Aplications Of Carrageenan
Carrageenan is one of the most diversified food additives due to the broad range of gelling and emulsifying properties – ranging from a soft elastic to a very brittle gel – and the ability to substitute to a large degree both gelatin and agar.
In Europe, both refined and SRC are permitted in human food:
- Refined carrageenan (RC) is labeled “carrageenan” and E-407
- Semi-refined carrageenan (SRC) is labeled “processed Eucheuma seaweed” or “PES”, and E-407a
Some years ago, the FDA declared SRC suitable for the use in human food in the USA and to be labelled as “carrageenan” with the same status as that of the refined carrageenan product.
Carrageenan is used in processed foods for stabilization, thickening and gelation driven by the consumers’ need for convenience, appealing food textures, advances in food processing, and new food products. It is used worldwide to enhance ice creams eliminating formation of ice crystals, chocolate milk, custards, cheeses, jellies, confectionary products, meat and for clarification of beer and wine.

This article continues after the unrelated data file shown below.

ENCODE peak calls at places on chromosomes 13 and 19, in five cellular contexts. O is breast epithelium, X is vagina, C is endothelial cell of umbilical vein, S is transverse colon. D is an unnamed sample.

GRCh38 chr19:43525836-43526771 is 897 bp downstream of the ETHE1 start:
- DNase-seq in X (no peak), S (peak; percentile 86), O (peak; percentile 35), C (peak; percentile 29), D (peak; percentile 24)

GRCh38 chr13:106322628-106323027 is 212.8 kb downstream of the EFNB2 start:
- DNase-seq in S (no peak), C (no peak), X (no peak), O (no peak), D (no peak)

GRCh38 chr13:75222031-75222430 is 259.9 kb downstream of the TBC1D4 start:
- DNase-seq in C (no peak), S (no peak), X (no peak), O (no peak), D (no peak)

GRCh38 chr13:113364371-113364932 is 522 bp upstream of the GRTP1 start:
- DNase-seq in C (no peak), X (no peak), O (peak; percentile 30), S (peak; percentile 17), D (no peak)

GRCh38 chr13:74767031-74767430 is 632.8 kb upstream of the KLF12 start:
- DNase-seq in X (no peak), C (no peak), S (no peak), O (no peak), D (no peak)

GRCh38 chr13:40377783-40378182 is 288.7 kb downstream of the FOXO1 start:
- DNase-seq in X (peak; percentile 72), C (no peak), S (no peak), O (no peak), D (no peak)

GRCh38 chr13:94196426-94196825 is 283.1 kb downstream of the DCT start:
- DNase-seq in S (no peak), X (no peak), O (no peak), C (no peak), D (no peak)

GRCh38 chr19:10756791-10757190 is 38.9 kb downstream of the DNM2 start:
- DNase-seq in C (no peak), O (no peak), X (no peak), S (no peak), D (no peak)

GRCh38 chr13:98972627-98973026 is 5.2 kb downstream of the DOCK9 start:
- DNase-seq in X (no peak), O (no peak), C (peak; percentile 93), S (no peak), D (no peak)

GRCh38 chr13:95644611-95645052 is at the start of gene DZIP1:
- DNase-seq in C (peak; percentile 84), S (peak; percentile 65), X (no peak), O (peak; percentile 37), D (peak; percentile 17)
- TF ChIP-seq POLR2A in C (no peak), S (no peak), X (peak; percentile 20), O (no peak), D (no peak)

Carrageenan has a high reactivity with a range of materials including and most importantly milk proteins so it can be efficient at low concentrations in dairy products to prevent fractionation of milk constituents. A major applicati-on is in chocolate milk where carrageenan is able to keep the cocoa particles in suspension.
Today, processed meat and poultry products offer the largest application for carrageenan worldwide with its many properties such as water binding and retention, fat substitution, control of syneresis and dehydration and enhancement of juiciness. Improved slice ability is especially important in high-speed slicers.
Kappa carrageenan obtained from the seaweed E. cottonii needs potassium salt to gel. It then results in brittle gels. Kappa carrageenan is soluble in hot water and shows synergistic effect with other food additives like locust bean gum, guar gum and xanthan.
Iota carrageenan gels most strongly with calcium salts, resulting in elastic gels with no syneresis. The gels furthermore freeze-thaw stable. Iota carrageenan is obtained from the seaweed E. spinosum
Carrageenan is also widely used in the canned pet food industry and in some non-food applications such as toothpaste and air fresher gels.